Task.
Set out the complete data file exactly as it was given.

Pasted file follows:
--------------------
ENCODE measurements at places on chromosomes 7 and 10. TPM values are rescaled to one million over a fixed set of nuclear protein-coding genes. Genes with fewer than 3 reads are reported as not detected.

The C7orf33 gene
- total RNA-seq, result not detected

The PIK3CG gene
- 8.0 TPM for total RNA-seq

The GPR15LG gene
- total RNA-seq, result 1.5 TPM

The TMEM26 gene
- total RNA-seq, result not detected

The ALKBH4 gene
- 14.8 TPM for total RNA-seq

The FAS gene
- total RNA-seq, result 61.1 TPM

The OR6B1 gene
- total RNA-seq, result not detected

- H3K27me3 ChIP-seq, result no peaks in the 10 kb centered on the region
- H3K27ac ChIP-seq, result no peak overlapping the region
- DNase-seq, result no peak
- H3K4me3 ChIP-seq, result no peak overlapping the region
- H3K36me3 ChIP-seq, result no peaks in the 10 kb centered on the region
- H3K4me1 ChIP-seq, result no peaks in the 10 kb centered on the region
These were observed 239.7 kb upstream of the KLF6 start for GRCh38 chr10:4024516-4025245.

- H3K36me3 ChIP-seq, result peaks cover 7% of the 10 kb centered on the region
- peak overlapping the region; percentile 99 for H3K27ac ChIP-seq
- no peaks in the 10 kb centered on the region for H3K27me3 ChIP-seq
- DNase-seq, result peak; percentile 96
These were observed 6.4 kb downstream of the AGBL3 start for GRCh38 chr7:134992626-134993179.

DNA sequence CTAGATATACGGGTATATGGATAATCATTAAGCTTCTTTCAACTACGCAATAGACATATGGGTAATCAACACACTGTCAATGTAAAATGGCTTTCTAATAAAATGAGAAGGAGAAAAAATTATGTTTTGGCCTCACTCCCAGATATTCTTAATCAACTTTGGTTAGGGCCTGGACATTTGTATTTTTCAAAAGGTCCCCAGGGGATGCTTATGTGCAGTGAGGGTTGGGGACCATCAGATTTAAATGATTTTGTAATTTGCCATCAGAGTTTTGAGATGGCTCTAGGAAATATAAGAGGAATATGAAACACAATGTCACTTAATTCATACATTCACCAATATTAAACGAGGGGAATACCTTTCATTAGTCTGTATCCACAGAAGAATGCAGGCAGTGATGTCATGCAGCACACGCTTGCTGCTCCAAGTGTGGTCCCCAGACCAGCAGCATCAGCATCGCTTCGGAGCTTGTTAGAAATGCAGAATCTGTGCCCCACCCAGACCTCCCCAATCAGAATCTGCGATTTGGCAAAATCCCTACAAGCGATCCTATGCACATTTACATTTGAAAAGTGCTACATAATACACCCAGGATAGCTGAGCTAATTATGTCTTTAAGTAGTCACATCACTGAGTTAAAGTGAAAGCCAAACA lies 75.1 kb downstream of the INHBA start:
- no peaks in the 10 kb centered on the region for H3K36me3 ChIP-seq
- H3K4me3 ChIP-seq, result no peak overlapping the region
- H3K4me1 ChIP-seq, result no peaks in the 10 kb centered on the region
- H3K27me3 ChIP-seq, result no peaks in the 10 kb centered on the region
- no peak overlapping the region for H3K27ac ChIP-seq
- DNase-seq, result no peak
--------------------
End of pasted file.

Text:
ENCODE measurements at places on chromosomes 7 and 10. TPM values are rescaled to one million over a fixed set of nuclear protein-coding genes. Genes with fewer than 3 reads are reported as not detected.

The C7orf33 gene
- total RNA-seq, result not detected

The PIK3CG gene
- 8.0 TPM for total RNA-seq

The GPR15LG gene
- total RNA-seq, result 1.5 TPM

The TMEM26 gene
- total RNA-seq, result not detected

The ALKBH4 gene
- 14.8 TPM for total RNA-seq

The FAS gene
- total RNA-seq, result 61.1 TPM

The OR6B1 gene
- total RNA-seq, result not detected

- H3K27me3 ChIP-seq, result no peaks in the 10 kb centered on the region
- H3K27ac ChIP-seq, result no peak overlapping the region
- DNase-seq, result no peak
- H3K4me3 ChIP-seq, result no peak overlapping the region
- H3K36me3 ChIP-seq, result no peaks in the 10 kb centered on the region
- H3K4me1 ChIP-seq, result no peaks in the 10 kb centered on the region
These were observed 239.7 kb upstream of the KLF6 start for GRCh38 chr10:4024516-4025245.

- H3K36me3 ChIP-seq, result peaks cover 7% of the 10 kb centered on the region
- peak overlapping the region; percentile 99 for H3K27ac ChIP-seq
- no peaks in the 10 kb centered on the region for H3K27me3 ChIP-seq
- DNase-seq, result peak; percentile 96
These were observed 6.4 kb downstream of the AGBL3 start for GRCh38 chr7:134992626-134993179.

DNA sequence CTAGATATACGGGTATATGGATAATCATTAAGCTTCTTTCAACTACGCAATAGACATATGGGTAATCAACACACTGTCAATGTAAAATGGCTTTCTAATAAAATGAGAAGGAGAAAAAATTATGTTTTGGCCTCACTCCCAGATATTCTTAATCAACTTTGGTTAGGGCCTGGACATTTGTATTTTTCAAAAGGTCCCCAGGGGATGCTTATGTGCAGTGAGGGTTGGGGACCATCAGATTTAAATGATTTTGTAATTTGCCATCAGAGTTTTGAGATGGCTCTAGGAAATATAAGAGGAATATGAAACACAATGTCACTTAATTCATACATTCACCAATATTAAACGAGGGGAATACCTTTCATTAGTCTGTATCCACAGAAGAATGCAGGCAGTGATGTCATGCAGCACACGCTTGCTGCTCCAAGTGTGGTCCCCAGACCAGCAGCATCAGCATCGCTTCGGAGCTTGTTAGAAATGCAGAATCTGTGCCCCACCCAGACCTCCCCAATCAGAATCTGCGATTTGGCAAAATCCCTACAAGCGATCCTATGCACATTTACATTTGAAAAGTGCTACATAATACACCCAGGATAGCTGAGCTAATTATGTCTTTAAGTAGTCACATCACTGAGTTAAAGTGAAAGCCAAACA lies 75.1 kb downstream of the INHBA start:
- no peaks in the 10 kb centered on the region for H3K36me3 ChIP-seq
- H3K4me3 ChIP-seq, result no peak overlapping the region
- H3K4me1 ChIP-seq, result no peaks in the 10 kb centered on the region
- H3K27me3 ChIP-seq, result no peaks in the 10 kb centered on the region
- no peak overlapping the region for H3K27ac ChIP-seq
- DNase-seq, result no peak